Fighting with Eyes Closed

This article isn’t simply about fighting with ones eyes closed. It concludes with a much more important consideration….

You have to admit, there is a certain “coolness factor” to the whole superhero idea of fighting with your eyes closed.

My fascination probably began with the TV show Kung Fu. Kwai Chang Caine (David Carradine) got dirt thrown in his eyes by the outlaws and was still able to fight … after a brief flashback to his blindfold training at the Shaolin Monastery.

From there, I read Eugen Herrigel’s books … specifically, Zen in the Art of Archery. Those masters even turned their heads away from the target as they shot. They simply knew that they’d get their bullseye.

Wow.
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Blindfolded Tae Kwon Do Training

For a year or so, I attended a Tae Kwon Do school that allowed us to go out on the floor blindfolded. It was a travesty; nobody could sense anyone else. You got bruised. And I’m not sure exactly what the teacher intended for us to learn.

That was a mess. If I didn’t have contact, I couldn’t tell who was hitting from where.
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Longstreet

During that period, I also got to see Longstreet with James Franciscus and … Bruce Lee. In it, Longstreet was blind and got to train in JKD. (Another “Wow” is in order.)

JKD, Wing Chun, and Chi Sao

Finally, I found an original Bruce Lee student. And this man, Steve Golden, had us train in Chi Sao (Sticking Hands). We’d touch both wrists to our opponent’s and “roll” (pivot to the range of of the arms twisting ability) back and forth neutrally, until one of us attacked.

Since this occurred from touching, we didn’t have to rely on sight. Touch alone was enough. The lights would get turned off, and we were also instructed to close our eyes.

While some might consider the task of fighting blind difficult, I found that it allowed me to …
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Eliminate Distractions

With my eyes closed, I only focused on what was relevant to the action. I felt …

  • body position
  • arm pressure
  • opponent’s center of gravity
  • opponent’s centerline

And I was able to see in my mind what his feet were doing, the reach of the opponent’s arm that was detaching itself from touching my wrist, and so on.
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The Ultimate in Martial Arts

This was a great feeling for martial training. No distractions. Only focus on the really relevant aspects of my opponent’s attack and defense.

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~BUT~
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As soon as I opened my eyes, the focus vanished. All of the external, visual stimuli had returned. In fact, even sounds were distracting me, once again.

So, I’d close my eyes … and the visual mess vanished. The sounds as distractions faded, as well. They were still, there, but they somehow seemed less distracting. I relied on touch, not sound fakes.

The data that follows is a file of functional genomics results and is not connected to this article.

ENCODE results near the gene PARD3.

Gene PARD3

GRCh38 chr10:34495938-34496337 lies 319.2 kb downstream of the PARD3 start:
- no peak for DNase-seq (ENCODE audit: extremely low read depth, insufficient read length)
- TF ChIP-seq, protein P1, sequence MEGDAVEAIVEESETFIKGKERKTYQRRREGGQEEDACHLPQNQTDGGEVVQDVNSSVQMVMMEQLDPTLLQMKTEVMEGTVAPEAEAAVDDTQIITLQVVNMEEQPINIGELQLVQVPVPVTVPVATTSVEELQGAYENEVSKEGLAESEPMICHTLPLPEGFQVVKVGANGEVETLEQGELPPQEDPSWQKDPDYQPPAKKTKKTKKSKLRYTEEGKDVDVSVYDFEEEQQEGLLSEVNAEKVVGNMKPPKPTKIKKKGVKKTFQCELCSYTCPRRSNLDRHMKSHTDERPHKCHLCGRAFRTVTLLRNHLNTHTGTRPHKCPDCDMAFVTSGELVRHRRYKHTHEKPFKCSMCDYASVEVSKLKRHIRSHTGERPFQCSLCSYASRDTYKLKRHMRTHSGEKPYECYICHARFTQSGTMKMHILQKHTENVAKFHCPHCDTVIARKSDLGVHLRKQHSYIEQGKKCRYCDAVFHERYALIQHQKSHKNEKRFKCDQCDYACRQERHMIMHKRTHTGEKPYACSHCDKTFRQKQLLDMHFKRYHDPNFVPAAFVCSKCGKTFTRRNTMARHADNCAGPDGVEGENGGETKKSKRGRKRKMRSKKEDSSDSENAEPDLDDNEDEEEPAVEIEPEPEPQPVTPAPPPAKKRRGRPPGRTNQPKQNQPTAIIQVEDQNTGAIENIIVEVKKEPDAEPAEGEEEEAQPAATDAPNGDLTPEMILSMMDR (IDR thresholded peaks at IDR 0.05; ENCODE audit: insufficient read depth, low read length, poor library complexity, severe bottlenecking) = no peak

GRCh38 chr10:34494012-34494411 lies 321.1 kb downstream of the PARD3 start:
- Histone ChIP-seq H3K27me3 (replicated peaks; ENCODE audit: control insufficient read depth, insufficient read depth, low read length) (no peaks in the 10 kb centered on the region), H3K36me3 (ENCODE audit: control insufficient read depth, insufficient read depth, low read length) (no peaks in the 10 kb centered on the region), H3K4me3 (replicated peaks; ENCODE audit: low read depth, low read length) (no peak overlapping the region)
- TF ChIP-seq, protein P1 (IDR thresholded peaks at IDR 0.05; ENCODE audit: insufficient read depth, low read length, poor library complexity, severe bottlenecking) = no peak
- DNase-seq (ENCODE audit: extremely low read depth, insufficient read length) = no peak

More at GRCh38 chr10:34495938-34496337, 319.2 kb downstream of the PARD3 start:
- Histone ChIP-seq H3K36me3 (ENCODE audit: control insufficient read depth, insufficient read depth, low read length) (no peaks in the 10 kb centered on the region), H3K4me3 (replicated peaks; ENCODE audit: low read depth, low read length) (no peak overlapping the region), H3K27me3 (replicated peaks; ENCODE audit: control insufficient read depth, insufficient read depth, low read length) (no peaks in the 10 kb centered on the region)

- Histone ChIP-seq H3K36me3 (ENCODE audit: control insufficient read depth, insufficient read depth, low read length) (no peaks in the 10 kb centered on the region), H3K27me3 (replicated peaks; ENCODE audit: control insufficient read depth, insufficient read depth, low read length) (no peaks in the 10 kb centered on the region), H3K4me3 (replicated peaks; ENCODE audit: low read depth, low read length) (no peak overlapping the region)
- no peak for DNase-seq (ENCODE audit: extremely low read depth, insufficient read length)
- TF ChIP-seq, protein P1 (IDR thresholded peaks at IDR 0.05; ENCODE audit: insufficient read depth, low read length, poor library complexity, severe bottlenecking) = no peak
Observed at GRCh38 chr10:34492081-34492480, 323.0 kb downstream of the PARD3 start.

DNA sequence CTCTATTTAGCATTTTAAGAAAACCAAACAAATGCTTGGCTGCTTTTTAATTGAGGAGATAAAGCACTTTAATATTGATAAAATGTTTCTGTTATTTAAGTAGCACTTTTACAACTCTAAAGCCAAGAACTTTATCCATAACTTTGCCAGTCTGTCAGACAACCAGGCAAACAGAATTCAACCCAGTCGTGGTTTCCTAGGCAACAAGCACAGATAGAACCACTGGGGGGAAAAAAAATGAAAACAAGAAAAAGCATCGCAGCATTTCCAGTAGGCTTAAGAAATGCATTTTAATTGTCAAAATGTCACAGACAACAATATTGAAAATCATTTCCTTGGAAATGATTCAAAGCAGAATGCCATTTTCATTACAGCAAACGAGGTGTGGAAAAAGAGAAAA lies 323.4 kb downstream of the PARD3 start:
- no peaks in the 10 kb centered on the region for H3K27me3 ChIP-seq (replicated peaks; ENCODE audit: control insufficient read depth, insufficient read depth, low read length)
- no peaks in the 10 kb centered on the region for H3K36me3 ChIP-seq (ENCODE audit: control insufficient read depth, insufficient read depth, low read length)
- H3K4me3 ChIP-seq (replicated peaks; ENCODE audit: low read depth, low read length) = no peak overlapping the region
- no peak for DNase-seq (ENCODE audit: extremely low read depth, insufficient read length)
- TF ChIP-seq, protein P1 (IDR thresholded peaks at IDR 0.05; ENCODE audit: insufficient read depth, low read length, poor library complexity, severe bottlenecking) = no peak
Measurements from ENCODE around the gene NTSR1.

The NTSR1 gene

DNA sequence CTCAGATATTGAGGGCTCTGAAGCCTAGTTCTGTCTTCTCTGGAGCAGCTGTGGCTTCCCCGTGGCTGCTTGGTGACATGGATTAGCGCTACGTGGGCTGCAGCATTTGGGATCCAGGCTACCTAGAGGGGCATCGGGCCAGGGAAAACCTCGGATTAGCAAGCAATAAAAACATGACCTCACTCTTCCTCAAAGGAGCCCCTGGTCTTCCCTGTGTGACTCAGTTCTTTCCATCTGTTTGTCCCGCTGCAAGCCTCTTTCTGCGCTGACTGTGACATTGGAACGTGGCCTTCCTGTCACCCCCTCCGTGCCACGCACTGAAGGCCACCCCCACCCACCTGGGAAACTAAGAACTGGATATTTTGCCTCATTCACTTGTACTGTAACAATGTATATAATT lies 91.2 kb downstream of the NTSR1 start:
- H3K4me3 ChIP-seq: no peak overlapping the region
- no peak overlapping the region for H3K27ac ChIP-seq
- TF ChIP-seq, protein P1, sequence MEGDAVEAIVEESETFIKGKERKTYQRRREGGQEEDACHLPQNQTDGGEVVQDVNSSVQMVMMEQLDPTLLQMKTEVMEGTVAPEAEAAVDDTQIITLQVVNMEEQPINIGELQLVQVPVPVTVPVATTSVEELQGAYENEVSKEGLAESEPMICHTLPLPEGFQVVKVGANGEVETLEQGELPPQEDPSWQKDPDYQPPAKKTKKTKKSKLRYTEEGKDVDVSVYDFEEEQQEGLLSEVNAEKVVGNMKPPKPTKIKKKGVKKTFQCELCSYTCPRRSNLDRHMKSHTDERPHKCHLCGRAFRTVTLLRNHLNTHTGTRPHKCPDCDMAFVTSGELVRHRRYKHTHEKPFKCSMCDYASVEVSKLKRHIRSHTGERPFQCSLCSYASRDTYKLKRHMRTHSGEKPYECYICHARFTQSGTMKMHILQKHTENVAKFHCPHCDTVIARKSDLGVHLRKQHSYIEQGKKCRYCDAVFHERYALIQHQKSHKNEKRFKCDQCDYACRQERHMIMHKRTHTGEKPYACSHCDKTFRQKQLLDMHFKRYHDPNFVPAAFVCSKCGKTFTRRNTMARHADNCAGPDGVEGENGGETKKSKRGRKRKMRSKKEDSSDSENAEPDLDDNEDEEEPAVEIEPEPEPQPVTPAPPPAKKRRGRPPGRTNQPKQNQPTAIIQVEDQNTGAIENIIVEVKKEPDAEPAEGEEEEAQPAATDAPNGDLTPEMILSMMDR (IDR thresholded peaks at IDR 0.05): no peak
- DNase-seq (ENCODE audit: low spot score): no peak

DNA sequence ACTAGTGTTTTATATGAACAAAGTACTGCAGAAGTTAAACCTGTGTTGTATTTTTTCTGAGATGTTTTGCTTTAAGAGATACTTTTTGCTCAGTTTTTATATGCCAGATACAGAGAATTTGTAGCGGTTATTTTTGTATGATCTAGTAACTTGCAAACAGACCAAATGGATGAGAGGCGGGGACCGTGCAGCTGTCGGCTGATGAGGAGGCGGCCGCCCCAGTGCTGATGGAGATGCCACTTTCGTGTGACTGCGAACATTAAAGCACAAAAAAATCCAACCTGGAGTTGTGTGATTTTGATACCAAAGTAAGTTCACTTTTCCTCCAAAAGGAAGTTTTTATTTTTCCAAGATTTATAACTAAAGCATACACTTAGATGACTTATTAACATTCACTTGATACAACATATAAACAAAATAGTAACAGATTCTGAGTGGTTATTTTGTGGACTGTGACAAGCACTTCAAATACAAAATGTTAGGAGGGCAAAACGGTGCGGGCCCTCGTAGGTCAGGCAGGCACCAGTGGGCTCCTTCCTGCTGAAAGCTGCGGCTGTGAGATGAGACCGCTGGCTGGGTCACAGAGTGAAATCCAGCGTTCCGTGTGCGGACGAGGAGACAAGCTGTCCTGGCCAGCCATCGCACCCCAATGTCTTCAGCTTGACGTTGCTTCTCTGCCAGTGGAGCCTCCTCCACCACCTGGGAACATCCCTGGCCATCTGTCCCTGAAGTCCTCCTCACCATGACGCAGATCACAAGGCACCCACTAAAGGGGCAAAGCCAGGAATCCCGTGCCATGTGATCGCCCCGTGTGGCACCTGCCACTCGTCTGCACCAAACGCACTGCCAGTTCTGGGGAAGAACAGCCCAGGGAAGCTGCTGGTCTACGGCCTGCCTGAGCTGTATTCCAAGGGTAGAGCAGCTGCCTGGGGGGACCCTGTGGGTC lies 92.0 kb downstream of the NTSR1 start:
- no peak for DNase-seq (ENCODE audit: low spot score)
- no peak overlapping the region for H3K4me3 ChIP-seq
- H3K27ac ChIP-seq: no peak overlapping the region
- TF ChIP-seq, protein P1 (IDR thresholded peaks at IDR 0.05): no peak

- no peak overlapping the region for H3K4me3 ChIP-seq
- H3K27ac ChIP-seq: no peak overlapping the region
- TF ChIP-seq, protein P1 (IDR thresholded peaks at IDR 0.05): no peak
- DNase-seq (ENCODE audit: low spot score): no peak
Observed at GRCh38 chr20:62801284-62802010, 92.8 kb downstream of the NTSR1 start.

Then, I’d open my eyes, and the feeling of intense concentration slipped away.

This went back and forth, until I eventually started to “see” (pardon the pun), some progress.

Eventually, I learned to open my eyes and have the same relaxed focus that I had with my eyes closed. It made no difference whether I was looking or not. (In fact, all these years later, it’s hard to remember the time, when it did make a difference.)
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Target or Technique?

In a real fight, there is so much to take in. Should you focus on what you are trying to hit (I know, there is no “try” Yoda … and Bruce Lee), or should you focus on the hands and feet that are trying to take your head off, or should you focus on your own technique?

First, let’s talk technique….

Try NOT to focus on my technique in the middle of a fight. The time to train technique is during practice. When you are in a real altercation, your body responds … hopefully with the best techniques possible. As Bruce Lee said, “I don’t hit; it [the punch] hits all by itself.”
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Focus on the Enemy

Even knowing that you are focusing on the enemy, there could still be a lot to deal with:

  • timing
  • distance
  • feet kicking
  • verbal distractions (threats?)
  • punches
  • elbow strikes
  • eye jabs
  • spitting
  • third-party distractions (music, other people, other attackers)

What should you do (besides buying all of my ebooks and books)?

Find your own “Chi Sao.”

Sticking (or Sticky) Hands is perfect for training what to do once you are touching your opponent. What you need is your own drill or exercise that eliminates distractions for you. Find a practice exercise that limits the responses, but “keeps it real.”

Search for drills that zero in on what’s important in a fight.

Find ways to practice where not only do you avoid getting distracted, but you aren’t susceptible to fakes, either.

So, when I say “chi sao,” I really mean your own exercise that will help you be more direct and focused in real encounters.

And if you develop a superhero skill or two along the way, the more power to you (zeugma intended).

Keith Pascal

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